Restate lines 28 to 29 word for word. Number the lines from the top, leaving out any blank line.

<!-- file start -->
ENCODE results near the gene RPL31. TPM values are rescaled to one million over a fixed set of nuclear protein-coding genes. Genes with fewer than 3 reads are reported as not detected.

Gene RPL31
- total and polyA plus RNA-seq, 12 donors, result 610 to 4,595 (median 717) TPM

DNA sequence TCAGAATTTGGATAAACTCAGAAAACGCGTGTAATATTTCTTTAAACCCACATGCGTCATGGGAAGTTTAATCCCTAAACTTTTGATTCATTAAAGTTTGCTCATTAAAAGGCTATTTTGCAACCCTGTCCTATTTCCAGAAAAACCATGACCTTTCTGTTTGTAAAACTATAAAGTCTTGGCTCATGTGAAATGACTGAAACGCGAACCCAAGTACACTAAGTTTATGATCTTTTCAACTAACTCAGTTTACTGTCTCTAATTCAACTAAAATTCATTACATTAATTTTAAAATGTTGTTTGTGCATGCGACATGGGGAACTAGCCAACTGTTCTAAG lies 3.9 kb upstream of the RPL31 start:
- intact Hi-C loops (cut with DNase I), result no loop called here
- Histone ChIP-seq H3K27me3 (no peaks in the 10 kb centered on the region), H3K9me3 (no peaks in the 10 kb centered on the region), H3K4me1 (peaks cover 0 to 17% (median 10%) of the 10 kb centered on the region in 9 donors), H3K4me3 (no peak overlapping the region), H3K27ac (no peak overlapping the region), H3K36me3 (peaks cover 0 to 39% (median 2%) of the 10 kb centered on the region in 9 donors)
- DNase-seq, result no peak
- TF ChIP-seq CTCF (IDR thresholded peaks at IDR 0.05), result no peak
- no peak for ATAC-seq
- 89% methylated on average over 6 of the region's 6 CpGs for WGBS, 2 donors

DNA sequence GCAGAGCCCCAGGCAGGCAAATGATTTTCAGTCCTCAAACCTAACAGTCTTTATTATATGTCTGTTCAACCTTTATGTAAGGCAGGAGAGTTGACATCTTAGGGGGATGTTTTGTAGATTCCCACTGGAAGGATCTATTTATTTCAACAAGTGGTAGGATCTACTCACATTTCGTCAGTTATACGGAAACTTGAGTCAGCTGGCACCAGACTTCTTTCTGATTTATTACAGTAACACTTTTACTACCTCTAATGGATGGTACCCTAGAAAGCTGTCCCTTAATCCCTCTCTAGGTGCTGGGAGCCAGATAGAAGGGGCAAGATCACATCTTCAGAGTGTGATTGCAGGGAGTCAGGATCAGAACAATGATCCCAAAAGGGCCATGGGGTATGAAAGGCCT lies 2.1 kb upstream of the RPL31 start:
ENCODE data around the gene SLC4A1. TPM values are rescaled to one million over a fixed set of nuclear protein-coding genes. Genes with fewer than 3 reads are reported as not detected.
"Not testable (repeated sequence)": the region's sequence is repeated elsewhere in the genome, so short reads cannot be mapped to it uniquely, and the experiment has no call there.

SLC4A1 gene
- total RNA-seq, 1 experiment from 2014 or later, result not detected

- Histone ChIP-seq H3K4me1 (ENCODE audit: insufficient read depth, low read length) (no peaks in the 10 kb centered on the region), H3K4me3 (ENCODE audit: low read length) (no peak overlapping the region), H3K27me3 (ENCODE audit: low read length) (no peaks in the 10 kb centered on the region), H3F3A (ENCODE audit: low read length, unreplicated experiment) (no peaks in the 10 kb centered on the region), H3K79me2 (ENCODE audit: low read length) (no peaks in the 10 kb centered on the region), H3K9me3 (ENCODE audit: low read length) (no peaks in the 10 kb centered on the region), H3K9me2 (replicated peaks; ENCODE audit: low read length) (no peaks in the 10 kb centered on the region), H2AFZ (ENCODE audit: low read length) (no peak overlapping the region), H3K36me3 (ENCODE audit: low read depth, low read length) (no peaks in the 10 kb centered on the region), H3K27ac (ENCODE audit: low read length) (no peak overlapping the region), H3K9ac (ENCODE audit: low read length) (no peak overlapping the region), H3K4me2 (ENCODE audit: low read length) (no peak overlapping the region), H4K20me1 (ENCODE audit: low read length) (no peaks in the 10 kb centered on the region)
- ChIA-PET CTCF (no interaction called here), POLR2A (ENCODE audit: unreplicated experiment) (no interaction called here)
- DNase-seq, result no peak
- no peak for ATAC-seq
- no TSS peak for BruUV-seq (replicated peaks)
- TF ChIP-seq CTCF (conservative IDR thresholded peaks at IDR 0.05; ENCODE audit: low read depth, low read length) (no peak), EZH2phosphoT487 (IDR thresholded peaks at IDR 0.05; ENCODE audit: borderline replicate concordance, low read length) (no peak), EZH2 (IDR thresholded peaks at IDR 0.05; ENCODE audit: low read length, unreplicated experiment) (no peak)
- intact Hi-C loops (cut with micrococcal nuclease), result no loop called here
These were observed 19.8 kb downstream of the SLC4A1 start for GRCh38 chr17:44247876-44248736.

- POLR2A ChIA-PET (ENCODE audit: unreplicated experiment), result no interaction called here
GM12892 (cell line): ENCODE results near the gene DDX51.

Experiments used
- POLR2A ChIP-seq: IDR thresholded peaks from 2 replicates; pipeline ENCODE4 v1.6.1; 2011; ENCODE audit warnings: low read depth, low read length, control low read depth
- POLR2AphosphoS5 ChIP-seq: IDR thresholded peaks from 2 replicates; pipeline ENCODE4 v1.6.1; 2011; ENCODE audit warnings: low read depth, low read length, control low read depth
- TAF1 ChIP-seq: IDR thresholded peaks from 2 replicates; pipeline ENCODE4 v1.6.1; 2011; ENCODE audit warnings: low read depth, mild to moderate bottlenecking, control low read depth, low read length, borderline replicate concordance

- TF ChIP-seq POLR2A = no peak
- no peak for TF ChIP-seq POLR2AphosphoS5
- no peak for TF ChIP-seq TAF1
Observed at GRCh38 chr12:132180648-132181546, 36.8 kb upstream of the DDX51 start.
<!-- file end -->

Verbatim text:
- POLR2AphosphoS5 ChIP-seq: IDR thresholded peaks from 2 replicates; pipeline ENCODE4 v1.6.1; 2011; ENCODE audit warnings: low read depth, low read length, control low read depth
- TAF1 ChIP-seq: IDR thresholded peaks from 2 replicates; pipeline ENCODE4 v1.6.1; 2011; ENCODE audit warnings: low read depth, mild to moderate bottlenecking, control low read depth, low read length, borderline replicate concordance